Loss In SEC Tournament Could Cost Tigers

Columnist Phillip Marshall analyzes the Auburn baseball Tigers as a postseason team.

Hoover, Ala.--On the surface, Auburn's 7-5 loss Friday in the Southeastern Conference Tournament to Alabama doesn't seem particularly important. After all, the Tigers are safely in the NCAA Tournament. They are likely to be chosen to host a regional next weekend. But look a little deeper and it might be quite costly, especially if the Tigers don't bounce back in Saturday morning's elimination game against South Carolina.

Had they won, they might well have been one win away from being chosen to also be a host for a super regional if they won their regional next weekend. That would mean the opportunity to earn a spot in the College World Series without ever leaving home. It could still happen, but it would probably take a win over South Carolina and two wins over Alabama. Strangely enough, who wins the tournament championship will be irrelevant. Regional sites will be announced at 2:30 p.m. Sunday, an hour and a half before the championship game's first pitch.

Regardless of what impact it has on regionals, Friday's loss was a painful one. The Tigers had it in control with a 5-3 lead in the eighth, but some good Alabama at-bats and some poor Auburn defense turned the game. Alabama continued a remarkable tournament tradition. In the previous five times the Tide has played in the tournament at Hoover Metropolitan Stadium, it has won it three times and been to the semi-finals the other two. It's in the semi-finals again and should end up in the championship game again, despite having lost eight of its last nine regular-season games.

To my less-than-expert eyes and ears, the capacity crowd was pretty much evenly split between Auburn and Alabama. The Tigers had a chance to hit a lick for their fans and didn't get it done. An ill-conceived dive for a line drive by left fielder Sean Gamble and a third strike that squirted past catcher Bobby Huddleston opened the door for Alabama.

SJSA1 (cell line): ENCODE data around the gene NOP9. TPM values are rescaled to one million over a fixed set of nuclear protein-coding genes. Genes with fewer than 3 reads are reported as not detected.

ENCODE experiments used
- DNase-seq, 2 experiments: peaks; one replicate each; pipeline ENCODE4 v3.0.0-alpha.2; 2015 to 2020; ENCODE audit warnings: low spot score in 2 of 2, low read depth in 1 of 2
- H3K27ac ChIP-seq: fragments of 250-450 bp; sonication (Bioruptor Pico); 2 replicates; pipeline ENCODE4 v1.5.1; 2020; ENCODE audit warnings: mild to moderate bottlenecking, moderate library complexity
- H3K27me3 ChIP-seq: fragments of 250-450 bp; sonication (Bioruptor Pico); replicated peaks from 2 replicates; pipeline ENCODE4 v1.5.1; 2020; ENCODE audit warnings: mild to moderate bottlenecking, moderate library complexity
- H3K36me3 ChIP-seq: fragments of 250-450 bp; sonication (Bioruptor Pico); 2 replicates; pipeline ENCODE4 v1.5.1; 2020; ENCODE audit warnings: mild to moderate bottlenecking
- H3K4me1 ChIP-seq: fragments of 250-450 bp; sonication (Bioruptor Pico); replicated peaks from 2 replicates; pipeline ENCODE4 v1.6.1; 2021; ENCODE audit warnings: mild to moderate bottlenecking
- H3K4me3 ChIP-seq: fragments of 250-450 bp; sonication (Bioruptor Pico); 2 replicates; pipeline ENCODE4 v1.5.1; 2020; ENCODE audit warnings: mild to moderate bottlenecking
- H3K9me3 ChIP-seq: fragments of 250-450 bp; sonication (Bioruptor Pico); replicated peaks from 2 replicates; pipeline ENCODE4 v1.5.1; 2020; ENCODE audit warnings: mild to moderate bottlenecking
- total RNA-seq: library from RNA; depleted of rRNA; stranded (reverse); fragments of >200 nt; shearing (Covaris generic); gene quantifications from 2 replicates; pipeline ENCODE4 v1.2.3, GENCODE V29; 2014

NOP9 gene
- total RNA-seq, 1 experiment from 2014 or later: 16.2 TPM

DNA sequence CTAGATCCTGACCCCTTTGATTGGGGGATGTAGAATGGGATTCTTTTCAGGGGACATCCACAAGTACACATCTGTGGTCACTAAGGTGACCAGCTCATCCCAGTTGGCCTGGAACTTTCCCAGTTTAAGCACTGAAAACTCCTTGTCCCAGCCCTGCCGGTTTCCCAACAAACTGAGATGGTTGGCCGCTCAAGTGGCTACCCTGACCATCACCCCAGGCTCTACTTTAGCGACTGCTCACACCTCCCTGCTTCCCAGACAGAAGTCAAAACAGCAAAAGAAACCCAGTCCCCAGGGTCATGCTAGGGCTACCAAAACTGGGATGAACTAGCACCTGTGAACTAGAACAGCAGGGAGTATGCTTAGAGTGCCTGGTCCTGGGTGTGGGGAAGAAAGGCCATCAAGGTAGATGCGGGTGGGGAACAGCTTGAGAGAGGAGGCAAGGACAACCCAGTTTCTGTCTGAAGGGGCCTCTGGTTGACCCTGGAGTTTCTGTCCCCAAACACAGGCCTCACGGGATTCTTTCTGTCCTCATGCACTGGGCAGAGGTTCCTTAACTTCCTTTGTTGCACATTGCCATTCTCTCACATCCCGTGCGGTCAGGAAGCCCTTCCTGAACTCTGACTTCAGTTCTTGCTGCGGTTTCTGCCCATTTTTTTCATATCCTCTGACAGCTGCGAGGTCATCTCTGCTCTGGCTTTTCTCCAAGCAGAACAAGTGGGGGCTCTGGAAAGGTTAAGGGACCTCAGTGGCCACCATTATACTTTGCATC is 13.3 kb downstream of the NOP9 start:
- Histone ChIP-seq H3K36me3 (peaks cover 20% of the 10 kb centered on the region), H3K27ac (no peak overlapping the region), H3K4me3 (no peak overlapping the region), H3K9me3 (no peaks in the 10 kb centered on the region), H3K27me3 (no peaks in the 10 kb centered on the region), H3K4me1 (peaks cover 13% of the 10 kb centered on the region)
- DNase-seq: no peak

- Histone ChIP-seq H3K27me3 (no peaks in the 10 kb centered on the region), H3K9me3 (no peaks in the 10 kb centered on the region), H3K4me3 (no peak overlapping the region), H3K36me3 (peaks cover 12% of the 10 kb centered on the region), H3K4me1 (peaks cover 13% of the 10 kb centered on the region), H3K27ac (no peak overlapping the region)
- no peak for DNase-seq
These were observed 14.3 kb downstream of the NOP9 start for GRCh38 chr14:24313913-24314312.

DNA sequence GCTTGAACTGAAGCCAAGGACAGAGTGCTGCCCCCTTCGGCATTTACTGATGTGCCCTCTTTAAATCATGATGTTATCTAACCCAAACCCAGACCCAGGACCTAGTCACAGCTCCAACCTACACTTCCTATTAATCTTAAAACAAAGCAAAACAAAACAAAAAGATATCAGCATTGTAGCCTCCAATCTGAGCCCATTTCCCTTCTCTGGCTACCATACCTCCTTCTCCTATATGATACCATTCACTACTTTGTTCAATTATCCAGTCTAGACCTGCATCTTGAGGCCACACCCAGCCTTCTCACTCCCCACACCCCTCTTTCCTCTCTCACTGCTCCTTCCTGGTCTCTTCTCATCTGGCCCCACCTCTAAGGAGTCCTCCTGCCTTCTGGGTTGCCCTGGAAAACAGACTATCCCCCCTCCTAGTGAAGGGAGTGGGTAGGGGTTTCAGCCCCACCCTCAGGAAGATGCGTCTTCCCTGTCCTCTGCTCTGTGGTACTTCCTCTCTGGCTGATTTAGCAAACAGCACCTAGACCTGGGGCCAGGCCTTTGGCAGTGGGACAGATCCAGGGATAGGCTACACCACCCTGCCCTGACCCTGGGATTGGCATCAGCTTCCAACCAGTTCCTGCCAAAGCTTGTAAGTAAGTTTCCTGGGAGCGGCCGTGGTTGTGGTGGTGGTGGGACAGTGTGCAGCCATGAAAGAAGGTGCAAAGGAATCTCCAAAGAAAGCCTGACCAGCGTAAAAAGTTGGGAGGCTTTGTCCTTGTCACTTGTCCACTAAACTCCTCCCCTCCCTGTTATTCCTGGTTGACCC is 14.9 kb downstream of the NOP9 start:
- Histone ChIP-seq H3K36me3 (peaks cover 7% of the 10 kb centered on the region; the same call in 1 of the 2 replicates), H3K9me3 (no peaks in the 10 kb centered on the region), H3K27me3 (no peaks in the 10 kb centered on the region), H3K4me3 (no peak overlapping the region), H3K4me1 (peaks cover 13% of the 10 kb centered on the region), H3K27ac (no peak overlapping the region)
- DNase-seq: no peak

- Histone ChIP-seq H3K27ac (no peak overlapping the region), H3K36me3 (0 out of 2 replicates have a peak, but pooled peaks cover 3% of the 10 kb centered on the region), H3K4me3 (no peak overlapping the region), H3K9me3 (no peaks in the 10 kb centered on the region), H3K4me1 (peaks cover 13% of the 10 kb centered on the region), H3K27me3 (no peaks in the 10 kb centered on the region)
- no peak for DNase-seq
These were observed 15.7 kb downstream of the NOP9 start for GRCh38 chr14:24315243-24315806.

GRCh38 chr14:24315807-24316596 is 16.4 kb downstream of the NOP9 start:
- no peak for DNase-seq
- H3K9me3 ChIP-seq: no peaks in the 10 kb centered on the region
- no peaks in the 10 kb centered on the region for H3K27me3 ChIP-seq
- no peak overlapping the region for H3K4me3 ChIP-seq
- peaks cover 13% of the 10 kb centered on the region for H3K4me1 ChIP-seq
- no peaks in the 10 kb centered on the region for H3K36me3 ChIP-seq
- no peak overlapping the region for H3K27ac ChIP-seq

The Tigers have had an outstanding season, but getting to Omaha to play for a national championship might be a long shot. The loss of catcher/designated hitter Josh Bell changed a lot of things. First, there is a hole in the lineup where there wasn't before. Huddleston, who is playing on a painfully injured ankle, is going to have a hard time catching every game. There is little firepower on the bench.

Perhaps the biggest problem--and it is not a new one--is that there no dominant No. 1 starting pitcher. The Tigers have a deep pitching staff, but they don't have a starter who inspires the belief that it's an automatic anytime he is one the mound.

On the positive side, Karl Amonite had a pair of hits Friday night. Except for his home run last weekend against Ole Miss, he had done little in his previous seven games against SEC teams. If he can regain the form that once made him the hottest hitter in the league, it would go a long way toward solving some offensive problems.

Regardless of what happens from here on out, Renfroe deserves credit for steadily building his program. With a break here or there, the Tigers could have won the regular-season SEC championship. Any year that ends with a regional tournament at Plainsman Park has to be considered a success. The future is brighter than the past. The Tigers should be among the favorites in the West next season with six position players and most of their pitchers likely to return. The only junior that seems likely to be a high draft choice is centerfielder Jovan Moran. Barring an unexpected turn of events, he'll be gone. That's jumping ahead. This season is far from over, but if the Tigers are to make a run for the College World Series, they can't afford the kind of lapses that let Alabama escape with a victory Friday night.


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